But after installing an evolved approach and solution, we quickly discovered a cyber risk that was completely off the radar. They were completely blind to the fact that they had manufacturing facilities producing a large supply of a critical blood testing compound, which could be impacted by a cyber event against the control systems. And they didn’t even have a firewall around the technology running these facilities. They never thought to look there because those operations didn’t use any protected health information.
Reason 2: The Technical Dollars Don’t Ensure Financial Sensibility
An important question security leaders often do not have the answer to is: “What does cybersecurity mean to us as a business?” Often they are focused on the technical solutions.
But in our uncertain times, it’s critical for the scope of impact to be examined from all sides of the business, and all risks to be considered and analyzed. There are cyber risks that go beyond a technical security mechanism that need to be accounted for, particularly if they can create a liability for the company that needs to be mitigated.
Imagine a CISO of a large petrochemical refinery, quite capable in understanding how to protect his perimeter. But regardless of security know-how, one of his biggest risks was an explosion caused by a cyber-attack that over-pressurizes valves at the facility. This CISO was completely blind to the fact that the company’s property insurance policy had an exclusion for cyber attacks. This is something we recently witnessed, and if an event like this would actually happen, it would cause billions in damages that could not be recouped from the insurance program. The voice of the dollar echoes far and wide, beyond the pure technology solutions and the CISO.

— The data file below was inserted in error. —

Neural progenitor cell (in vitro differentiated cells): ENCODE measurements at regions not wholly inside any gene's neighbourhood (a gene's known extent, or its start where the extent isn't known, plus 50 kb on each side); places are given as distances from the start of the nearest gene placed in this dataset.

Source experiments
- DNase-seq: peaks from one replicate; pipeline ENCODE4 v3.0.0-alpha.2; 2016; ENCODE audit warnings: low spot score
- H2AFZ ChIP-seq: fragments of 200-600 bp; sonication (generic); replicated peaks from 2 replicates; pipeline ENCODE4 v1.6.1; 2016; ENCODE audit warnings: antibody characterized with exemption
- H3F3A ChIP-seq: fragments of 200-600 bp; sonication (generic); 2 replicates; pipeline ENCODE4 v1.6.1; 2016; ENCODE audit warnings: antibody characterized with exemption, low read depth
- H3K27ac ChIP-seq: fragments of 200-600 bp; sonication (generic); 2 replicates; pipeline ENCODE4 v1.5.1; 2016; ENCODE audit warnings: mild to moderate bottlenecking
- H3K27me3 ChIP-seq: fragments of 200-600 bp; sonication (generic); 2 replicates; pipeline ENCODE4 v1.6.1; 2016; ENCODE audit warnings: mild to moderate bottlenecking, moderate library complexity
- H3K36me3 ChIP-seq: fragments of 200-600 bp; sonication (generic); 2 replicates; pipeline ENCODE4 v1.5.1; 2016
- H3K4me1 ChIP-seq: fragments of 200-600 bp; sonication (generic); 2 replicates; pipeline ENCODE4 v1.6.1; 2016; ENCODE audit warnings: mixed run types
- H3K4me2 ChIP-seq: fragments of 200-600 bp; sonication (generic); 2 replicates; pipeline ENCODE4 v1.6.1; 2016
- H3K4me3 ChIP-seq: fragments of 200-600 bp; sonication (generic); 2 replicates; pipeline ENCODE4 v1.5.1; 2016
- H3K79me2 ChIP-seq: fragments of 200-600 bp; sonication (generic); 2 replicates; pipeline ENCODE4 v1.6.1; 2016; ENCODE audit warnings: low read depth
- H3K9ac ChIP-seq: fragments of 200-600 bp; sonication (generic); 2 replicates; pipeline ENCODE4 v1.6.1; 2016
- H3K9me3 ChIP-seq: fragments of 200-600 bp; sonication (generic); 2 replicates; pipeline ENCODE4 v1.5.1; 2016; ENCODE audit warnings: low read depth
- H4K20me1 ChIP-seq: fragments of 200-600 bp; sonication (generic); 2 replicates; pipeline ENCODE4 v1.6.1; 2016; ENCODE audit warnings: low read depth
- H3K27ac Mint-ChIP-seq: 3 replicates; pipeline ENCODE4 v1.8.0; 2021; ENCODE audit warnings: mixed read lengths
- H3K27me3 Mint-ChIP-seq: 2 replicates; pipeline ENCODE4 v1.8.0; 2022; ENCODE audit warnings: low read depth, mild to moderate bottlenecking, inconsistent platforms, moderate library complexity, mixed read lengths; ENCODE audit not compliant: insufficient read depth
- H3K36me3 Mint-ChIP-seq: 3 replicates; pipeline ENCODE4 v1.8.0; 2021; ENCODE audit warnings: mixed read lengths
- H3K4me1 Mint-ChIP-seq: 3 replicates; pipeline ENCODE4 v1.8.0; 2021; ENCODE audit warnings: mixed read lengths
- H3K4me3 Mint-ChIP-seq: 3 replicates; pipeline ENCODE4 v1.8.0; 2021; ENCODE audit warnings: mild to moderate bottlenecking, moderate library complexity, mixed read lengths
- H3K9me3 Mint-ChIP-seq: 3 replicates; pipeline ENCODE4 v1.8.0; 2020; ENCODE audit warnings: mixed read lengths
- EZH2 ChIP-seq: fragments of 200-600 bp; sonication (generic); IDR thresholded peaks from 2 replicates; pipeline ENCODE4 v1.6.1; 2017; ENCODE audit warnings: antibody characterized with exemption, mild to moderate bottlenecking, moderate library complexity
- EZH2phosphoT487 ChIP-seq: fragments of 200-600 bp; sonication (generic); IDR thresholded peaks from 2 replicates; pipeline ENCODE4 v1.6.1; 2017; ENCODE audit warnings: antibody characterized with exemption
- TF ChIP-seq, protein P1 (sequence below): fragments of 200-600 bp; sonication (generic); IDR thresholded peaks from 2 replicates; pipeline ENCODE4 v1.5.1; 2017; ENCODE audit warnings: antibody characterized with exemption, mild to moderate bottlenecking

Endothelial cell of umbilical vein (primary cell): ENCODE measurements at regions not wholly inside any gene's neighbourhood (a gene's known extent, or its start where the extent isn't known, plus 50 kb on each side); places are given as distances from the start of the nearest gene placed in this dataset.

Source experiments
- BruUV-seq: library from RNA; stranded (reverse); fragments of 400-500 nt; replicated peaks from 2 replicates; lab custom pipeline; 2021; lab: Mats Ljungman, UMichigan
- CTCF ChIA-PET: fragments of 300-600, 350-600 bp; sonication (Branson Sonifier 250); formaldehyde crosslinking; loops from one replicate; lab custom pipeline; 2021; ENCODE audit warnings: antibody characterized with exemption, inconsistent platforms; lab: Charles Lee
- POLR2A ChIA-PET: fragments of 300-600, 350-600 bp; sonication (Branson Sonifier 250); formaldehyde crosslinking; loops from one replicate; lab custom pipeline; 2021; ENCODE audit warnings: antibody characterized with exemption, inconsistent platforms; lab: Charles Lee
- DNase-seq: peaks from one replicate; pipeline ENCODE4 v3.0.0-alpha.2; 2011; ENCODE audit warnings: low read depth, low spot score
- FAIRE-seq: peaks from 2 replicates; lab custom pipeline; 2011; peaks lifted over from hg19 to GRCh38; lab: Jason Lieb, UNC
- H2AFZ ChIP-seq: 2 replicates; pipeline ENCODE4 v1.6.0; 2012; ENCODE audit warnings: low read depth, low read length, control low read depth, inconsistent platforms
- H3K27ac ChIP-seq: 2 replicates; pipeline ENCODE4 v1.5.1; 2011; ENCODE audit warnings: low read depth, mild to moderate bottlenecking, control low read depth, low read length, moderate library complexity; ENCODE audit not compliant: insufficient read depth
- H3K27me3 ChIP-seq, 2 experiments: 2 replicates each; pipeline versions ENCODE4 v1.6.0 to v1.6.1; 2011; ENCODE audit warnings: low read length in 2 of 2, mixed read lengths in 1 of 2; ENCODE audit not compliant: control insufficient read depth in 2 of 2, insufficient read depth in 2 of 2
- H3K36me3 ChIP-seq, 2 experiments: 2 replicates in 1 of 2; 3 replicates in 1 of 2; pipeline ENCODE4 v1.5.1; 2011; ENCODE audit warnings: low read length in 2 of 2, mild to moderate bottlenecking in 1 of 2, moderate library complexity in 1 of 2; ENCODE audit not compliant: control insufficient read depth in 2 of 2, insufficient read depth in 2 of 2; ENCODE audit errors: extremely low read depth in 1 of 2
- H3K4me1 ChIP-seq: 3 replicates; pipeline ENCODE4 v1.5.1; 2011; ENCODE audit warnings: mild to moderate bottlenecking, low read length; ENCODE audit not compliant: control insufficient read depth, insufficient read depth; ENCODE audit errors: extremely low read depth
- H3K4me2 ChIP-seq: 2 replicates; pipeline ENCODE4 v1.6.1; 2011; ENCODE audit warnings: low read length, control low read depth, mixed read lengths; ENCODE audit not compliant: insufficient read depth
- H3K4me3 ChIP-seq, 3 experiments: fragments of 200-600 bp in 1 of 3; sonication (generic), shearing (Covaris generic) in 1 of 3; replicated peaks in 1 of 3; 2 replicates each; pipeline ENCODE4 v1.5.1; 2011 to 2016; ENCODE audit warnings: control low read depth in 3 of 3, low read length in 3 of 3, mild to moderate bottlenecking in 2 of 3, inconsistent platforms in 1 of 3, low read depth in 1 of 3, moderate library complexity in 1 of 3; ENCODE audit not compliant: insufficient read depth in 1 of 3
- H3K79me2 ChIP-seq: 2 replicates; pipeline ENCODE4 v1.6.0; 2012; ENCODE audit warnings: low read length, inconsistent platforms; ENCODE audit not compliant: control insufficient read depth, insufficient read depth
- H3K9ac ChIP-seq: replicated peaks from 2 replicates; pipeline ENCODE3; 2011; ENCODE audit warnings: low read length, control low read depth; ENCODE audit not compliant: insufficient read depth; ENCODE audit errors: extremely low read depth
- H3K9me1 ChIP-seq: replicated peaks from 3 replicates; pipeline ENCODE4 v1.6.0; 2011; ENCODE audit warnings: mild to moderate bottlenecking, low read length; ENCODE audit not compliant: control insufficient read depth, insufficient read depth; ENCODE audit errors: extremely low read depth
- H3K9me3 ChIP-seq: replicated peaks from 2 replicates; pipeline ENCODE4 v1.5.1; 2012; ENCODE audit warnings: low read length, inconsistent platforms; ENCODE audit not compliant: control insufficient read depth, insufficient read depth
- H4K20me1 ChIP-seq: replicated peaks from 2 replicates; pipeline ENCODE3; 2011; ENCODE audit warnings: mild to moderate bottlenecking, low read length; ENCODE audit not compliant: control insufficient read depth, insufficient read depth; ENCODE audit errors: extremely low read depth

Reason 3: The Technical Reports Don’t Measure Quantitatively
Security leaders often measure success qualitatively, displaying colors in the shade of a traffic light to stratify risks and priorities. This will begin to change as budgets will be scrutinized more carefully by the CFO and other executives. And fiduciary responsibility will be heightened for board members, as more stakeholders will demand to know if the dollars are making an impact, and if the money for security is being allocated most cost-effectively.
The current state of a cybersecurity program will no longer be just a technology inventory or a gap analysis. It will be defined quantitatively as far as spending an appropriate amount to maintain the requisite technical maturity needed to protect against risk that an organization would otherwise face. Recognizing also that cyber risk scenarios are not created equally. Why should a CISO be allowed to spend $1 million dollars to only marginally decrease the probability that they would get hit with a $10 million-dollar event when concurrently they could spend the same $1 million dollars to more greatly reduce the risk of a $50 million event.
Cybersecurity is a business problem that requires a business solution. Stakeholders outside the security organization will never be tech gurus. But they can read financial statements and be able to quantify cyber risk from a cause and effect perspective. Our world may never be the same, but the framework to communicate cybersecurity is already in place. There are many tools to provide clear visibility into business impact and ensure both unity and security for the enterprise for many years to come.